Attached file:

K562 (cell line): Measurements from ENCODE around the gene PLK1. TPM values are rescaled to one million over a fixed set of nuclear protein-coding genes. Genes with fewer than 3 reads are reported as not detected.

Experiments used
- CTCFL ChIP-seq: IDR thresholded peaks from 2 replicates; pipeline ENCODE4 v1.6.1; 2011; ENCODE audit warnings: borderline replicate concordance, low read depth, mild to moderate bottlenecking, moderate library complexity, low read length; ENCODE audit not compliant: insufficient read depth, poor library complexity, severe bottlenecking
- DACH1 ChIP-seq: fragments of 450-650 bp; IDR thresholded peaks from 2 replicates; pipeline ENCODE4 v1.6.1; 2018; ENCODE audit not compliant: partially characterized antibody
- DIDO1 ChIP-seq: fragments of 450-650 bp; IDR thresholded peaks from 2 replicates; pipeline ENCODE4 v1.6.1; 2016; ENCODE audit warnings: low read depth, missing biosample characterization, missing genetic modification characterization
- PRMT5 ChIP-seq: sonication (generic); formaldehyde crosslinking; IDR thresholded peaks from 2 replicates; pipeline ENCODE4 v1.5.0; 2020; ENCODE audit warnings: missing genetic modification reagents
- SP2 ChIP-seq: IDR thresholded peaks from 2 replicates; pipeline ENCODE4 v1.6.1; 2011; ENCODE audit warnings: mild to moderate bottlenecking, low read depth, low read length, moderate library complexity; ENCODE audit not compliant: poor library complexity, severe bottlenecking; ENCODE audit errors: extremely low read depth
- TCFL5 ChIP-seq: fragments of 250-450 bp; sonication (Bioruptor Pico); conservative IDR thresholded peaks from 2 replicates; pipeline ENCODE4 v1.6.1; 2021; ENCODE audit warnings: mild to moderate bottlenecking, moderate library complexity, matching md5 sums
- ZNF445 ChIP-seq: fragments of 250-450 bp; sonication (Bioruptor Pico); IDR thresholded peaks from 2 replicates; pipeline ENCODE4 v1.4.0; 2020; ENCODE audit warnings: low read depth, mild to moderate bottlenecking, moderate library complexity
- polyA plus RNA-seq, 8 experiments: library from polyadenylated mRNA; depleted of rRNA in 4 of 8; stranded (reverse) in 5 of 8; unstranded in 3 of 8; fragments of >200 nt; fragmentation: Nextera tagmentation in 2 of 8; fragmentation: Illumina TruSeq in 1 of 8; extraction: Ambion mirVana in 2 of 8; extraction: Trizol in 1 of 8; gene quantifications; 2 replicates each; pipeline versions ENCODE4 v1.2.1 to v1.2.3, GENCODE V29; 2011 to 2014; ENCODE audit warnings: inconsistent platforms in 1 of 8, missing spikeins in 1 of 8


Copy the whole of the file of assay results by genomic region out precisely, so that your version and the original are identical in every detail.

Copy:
K562 (cell line): Measurements from ENCODE around the gene PLK1. TPM values are rescaled to one million over a fixed set of nuclear protein-coding genes. Genes with fewer than 3 reads are reported as not detected.

Experiments used
- CTCFL ChIP-seq: IDR thresholded peaks from 2 replicates; pipeline ENCODE4 v1.6.1; 2011; ENCODE audit warnings: borderline replicate concordance, low read depth, mild to moderate bottlenecking, moderate library complexity, low read length; ENCODE audit not compliant: insufficient read depth, poor library complexity, severe bottlenecking
- DACH1 ChIP-seq: fragments of 450-650 bp; IDR thresholded peaks from 2 replicates; pipeline ENCODE4 v1.6.1; 2018; ENCODE audit not compliant: partially characterized antibody
- DIDO1 ChIP-seq: fragments of 450-650 bp; IDR thresholded peaks from 2 replicates; pipeline ENCODE4 v1.6.1; 2016; ENCODE audit warnings: low read depth, missing biosample characterization, missing genetic modification characterization
- PRMT5 ChIP-seq: sonication (generic); formaldehyde crosslinking; IDR thresholded peaks from 2 replicates; pipeline ENCODE4 v1.5.0; 2020; ENCODE audit warnings: missing genetic modification reagents
- SP2 ChIP-seq: IDR thresholded peaks from 2 replicates; pipeline ENCODE4 v1.6.1; 2011; ENCODE audit warnings: mild to moderate bottlenecking, low read depth, low read length, moderate library complexity; ENCODE audit not compliant: poor library complexity, severe bottlenecking; ENCODE audit errors: extremely low read depth
- TCFL5 ChIP-seq: fragments of 250-450 bp; sonication (Bioruptor Pico); conservative IDR thresholded peaks from 2 replicates; pipeline ENCODE4 v1.6.1; 2021; ENCODE audit warnings: mild to moderate bottlenecking, moderate library complexity, matching md5 sums
- ZNF445 ChIP-seq: fragments of 250-450 bp; sonication (Bioruptor Pico); IDR thresholded peaks from 2 replicates; pipeline ENCODE4 v1.4.0; 2020; ENCODE audit warnings: low read depth, mild to moderate bottlenecking, moderate library complexity
- polyA plus RNA-seq, 8 experiments: library from polyadenylated mRNA; depleted of rRNA in 4 of 8; stranded (reverse) in 5 of 8; unstranded in 3 of 8; fragments of >200 nt; fragmentation: Nextera tagmentation in 2 of 8; fragmentation: Illumina TruSeq in 1 of 8; extraction: Ambion mirVana in 2 of 8; extraction: Trizol in 1 of 8; gene quantifications; 2 replicates each; pipeline versions ENCODE4 v1.2.1 to v1.2.3, GENCODE V29; 2011 to 2014; ENCODE audit warnings: inconsistent platforms in 1 of 8, missing spikeins in 1 of 8